An estimated 600 people died in fighting in Darfur, Sudan in May 2010, marking a two-year high in violent fatalities since the arrival of the UN peacekeeping force (UNAMID) in January 2008. The sharp increase in deaths — about five times higher than the monthly average for the last year — results from fighting between Sudan Armed Forces and Justice and Equality Movement (JEM), the Darfur rebel group, which withdrew from the Doha peace talks last month. As Julie Flint reports, the new fighting has, once again, targeted civilians:
UNAMID is investigating reports of ‘gross’ human rights violations by government forces and militias in the battle for Jebel Mun, with many civilians (including women) reportedly ‘assaulted and tortured’. JEM, on the run, has stolen fuel and other commodities from civilians. There are reports that, before being driven from Jebel Mun, JEM’s men engaged in extortion and destroyed wells as a ‘retaliation measure’–presumably for support given to the breakaway Justice and Reform Movement of the local Missiriya Jebel community.
Humanitarian access is obstructed and constrained by insecurity and kidnappings. More than 60,000 displaced people have been cut off in Jebel Mun for months now.
As of May 2010, at least 4.9 million people were internally displaced throughout the country — some for over two decades. In southern Sudan, over 400,000 people have been newly displaced since January 2009, as a result of intercommunal violence and attacks by the Lord’s Resistance Army.
The recent violence and displacement casts a shadow over the fast approaching referendum for southern independence that is scheduled for January 2011 and the many fundamental logistical and political issues left to resolve. Thirty-three constituencies in Sudan still need to conduct or re-run elections, including the Southern Kordofan legislative assembly. Without these elections, Southern Kordofan cannot conduct its popular consultations, which will address land rights and self-determination in the border region. Questions around voter eligibility remain unanswered in the oil-rich region of Abyei, whose inhabitants are expecting to vote on a separate referendum in 2011 and whose borders — like the North-South border — have yet to be completely demarcated.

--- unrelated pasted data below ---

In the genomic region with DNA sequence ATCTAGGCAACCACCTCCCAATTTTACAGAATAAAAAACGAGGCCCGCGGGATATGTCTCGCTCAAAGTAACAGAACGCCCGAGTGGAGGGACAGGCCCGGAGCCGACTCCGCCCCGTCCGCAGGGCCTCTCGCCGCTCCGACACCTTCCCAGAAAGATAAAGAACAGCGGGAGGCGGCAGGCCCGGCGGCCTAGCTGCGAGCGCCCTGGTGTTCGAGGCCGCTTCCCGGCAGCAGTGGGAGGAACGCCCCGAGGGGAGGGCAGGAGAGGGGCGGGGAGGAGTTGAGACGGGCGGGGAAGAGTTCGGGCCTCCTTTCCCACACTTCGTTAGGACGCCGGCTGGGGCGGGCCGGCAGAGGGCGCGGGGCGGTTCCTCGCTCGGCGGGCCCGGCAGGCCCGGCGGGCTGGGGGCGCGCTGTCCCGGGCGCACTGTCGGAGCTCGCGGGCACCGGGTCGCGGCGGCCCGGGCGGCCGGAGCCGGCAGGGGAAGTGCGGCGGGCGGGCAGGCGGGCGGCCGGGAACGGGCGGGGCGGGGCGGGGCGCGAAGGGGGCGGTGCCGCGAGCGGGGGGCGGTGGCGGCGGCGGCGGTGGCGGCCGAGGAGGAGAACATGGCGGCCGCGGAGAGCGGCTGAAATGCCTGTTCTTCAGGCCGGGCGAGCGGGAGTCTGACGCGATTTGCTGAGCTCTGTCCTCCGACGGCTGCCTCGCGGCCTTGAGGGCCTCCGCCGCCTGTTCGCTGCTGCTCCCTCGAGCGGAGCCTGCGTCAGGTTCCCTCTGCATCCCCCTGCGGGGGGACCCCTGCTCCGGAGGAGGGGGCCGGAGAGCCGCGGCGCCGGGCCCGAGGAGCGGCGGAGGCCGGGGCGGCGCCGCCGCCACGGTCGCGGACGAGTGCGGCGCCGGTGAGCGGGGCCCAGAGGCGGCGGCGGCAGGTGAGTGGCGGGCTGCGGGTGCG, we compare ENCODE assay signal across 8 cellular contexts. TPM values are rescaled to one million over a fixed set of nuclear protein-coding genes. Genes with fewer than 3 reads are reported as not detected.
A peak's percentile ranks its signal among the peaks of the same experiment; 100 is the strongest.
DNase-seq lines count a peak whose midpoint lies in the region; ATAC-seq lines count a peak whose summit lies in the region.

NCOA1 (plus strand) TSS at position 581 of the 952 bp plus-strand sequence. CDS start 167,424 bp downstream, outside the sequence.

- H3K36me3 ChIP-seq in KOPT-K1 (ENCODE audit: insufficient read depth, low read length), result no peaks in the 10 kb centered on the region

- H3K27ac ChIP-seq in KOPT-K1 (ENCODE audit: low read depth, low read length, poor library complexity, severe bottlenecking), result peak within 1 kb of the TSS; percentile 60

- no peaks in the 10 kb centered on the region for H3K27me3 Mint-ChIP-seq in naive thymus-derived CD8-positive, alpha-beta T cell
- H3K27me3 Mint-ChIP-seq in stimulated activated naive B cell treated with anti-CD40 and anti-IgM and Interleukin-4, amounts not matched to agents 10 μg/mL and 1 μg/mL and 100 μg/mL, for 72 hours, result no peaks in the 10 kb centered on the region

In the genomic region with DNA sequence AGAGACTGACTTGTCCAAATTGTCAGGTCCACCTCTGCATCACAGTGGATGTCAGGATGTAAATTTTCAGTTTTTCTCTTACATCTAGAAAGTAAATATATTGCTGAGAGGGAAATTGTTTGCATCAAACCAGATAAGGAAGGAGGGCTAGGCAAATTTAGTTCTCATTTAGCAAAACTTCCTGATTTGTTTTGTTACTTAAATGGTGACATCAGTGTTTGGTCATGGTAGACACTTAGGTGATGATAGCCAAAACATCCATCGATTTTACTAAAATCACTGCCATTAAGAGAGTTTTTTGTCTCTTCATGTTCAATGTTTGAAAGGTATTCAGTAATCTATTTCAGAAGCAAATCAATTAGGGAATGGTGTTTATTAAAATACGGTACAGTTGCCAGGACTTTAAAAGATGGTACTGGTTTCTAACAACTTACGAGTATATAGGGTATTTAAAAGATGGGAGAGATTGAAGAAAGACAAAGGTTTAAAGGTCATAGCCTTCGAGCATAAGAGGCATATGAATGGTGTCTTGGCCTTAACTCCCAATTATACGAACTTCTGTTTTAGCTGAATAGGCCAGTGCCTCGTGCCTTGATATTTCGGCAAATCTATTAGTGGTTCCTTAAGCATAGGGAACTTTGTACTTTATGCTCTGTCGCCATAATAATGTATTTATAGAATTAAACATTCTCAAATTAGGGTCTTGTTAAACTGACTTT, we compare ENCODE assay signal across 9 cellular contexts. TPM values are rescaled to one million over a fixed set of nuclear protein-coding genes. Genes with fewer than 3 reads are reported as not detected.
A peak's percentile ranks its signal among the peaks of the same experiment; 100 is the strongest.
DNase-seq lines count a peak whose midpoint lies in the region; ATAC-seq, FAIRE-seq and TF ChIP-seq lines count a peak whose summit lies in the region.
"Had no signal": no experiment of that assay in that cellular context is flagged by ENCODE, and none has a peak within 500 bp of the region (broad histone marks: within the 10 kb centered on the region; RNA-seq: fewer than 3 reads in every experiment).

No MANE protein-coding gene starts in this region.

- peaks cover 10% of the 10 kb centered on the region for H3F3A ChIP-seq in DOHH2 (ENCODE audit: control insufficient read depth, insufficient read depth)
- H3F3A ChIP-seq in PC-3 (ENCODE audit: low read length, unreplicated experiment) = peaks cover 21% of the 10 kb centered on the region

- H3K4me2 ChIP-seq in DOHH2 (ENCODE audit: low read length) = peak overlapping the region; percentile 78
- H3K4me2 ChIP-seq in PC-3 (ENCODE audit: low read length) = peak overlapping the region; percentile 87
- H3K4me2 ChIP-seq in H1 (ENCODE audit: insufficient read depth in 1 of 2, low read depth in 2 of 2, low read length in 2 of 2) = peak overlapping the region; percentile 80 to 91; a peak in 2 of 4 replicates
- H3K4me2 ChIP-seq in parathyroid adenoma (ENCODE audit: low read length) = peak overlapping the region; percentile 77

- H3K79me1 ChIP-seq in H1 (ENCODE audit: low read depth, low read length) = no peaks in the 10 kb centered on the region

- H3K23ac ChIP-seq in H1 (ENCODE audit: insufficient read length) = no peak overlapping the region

Meanwhile, after three years of inaction by the Sudanese government on the International Criminal Court (ICC) arrest warrants, the ICC sent a formal finding of non-cooperation to the UN Security Council, the first in the history of the court. In April 2007, the court issued warrants for Ahmed Haroun, then Sudan’s minister for humanitarian affairs and now governor of Southern Kordofan state, and Ali Kosheib, a Janjaweed militia leader. In March 2009, the court issued a warrant for Omar al-Bashir, Sudan’s president, newly reelected in a widely criticized process.
Unrelated to the non-cooperation finding, two Darfur rebel leaders surrendered to the ICC on June 16, 2010, following summonses to appear before the court. Abdallah Banda Abakaer Nourain and Saleh Mohammed Jerbo Jamus are charged with three counts of war crimes allegedly committed during an attack in September 2007 against the African Union Mission in Sudan (AMIS). The attack killed 12 AMIS soldiers and severely wounded eight others.